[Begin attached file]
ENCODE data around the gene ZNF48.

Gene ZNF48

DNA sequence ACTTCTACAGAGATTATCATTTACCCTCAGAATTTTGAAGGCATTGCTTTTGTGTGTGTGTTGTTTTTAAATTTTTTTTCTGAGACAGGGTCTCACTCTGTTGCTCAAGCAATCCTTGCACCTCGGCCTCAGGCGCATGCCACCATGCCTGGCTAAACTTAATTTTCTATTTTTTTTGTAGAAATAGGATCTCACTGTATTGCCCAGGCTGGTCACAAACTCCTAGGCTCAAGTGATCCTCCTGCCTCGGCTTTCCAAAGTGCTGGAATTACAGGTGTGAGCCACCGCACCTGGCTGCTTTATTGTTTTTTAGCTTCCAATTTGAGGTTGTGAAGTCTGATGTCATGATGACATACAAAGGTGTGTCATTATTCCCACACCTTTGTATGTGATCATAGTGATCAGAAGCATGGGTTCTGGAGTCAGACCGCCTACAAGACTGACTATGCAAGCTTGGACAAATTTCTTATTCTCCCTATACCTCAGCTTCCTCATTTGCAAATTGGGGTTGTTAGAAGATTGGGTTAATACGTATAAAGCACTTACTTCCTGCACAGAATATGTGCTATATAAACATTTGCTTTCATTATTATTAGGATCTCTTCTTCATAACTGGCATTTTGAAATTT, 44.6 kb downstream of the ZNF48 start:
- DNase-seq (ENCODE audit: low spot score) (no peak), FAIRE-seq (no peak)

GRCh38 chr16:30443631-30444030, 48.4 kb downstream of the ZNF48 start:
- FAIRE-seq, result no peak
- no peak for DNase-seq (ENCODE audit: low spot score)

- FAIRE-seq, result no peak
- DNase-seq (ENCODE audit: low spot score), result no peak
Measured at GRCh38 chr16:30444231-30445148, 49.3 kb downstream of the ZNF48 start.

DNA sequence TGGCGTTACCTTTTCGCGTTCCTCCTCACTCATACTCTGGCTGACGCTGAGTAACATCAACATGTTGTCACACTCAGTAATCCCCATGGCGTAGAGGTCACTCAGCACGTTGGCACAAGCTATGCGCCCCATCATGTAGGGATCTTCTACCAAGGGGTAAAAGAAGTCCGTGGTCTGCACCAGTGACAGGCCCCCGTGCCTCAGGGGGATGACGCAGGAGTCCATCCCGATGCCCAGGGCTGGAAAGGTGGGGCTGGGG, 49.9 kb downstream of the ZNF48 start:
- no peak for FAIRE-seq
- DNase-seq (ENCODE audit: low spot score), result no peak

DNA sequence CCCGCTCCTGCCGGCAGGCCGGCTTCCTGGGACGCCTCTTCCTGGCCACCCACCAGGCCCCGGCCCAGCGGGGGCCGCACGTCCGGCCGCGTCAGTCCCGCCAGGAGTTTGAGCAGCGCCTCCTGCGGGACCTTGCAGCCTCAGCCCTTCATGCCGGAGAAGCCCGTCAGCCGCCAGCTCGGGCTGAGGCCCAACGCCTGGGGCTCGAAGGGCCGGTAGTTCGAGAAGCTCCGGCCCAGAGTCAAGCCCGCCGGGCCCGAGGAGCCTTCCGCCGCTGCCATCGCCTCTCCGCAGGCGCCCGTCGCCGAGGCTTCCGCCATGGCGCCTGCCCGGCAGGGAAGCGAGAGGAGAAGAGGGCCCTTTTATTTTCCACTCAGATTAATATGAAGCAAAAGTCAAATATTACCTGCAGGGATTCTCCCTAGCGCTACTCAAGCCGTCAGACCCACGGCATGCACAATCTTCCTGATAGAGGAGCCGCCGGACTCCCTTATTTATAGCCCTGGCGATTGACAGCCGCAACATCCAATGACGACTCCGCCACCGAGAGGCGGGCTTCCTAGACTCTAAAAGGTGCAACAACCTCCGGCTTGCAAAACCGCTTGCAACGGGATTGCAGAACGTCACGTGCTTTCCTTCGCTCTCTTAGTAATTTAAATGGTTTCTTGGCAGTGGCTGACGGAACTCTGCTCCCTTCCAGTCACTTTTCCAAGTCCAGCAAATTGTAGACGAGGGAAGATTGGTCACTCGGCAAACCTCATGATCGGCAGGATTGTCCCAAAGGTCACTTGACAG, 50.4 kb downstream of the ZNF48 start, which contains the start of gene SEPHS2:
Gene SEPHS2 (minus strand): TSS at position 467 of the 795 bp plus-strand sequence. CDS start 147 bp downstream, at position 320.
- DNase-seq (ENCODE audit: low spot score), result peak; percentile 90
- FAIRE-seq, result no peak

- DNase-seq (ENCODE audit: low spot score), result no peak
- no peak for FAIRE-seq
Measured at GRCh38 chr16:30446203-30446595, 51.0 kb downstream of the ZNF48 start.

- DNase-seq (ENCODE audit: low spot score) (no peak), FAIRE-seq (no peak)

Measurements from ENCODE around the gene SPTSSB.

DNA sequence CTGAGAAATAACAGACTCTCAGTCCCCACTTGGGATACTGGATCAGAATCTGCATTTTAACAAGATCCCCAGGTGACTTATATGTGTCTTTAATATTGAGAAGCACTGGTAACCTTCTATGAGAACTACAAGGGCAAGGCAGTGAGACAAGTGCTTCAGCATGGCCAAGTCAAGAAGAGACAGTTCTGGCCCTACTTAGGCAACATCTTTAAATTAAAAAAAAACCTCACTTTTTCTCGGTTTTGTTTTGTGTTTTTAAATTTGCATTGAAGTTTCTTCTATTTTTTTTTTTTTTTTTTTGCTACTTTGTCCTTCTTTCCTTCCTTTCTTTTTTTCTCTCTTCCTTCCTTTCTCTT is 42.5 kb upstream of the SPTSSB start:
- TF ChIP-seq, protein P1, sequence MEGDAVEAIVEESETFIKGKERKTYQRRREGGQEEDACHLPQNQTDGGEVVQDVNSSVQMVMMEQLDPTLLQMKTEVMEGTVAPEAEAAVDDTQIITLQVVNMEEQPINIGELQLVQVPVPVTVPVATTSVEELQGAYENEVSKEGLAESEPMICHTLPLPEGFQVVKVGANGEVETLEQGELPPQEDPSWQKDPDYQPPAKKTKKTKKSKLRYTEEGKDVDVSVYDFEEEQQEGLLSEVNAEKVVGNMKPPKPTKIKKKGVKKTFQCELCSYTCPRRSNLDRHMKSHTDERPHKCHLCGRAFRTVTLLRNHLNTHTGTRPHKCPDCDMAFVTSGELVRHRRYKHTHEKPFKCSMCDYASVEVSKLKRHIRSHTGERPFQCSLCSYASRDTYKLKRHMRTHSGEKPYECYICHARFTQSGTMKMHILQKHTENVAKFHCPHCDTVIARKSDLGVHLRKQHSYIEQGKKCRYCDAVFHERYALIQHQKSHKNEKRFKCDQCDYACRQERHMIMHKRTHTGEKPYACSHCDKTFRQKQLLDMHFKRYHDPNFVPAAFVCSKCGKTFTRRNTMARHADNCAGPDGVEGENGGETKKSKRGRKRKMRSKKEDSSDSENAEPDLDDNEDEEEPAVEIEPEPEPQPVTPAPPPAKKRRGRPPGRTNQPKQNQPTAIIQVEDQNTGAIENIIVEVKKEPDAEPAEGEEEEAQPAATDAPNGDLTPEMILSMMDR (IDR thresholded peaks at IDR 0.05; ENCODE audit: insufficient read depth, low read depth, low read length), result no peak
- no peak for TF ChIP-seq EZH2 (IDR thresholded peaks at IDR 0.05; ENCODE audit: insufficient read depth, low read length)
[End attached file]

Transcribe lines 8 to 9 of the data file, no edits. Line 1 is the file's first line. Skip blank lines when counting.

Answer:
- FAIRE-seq, result no peak
- DNase-seq (ENCODE audit: low spot score), result no peak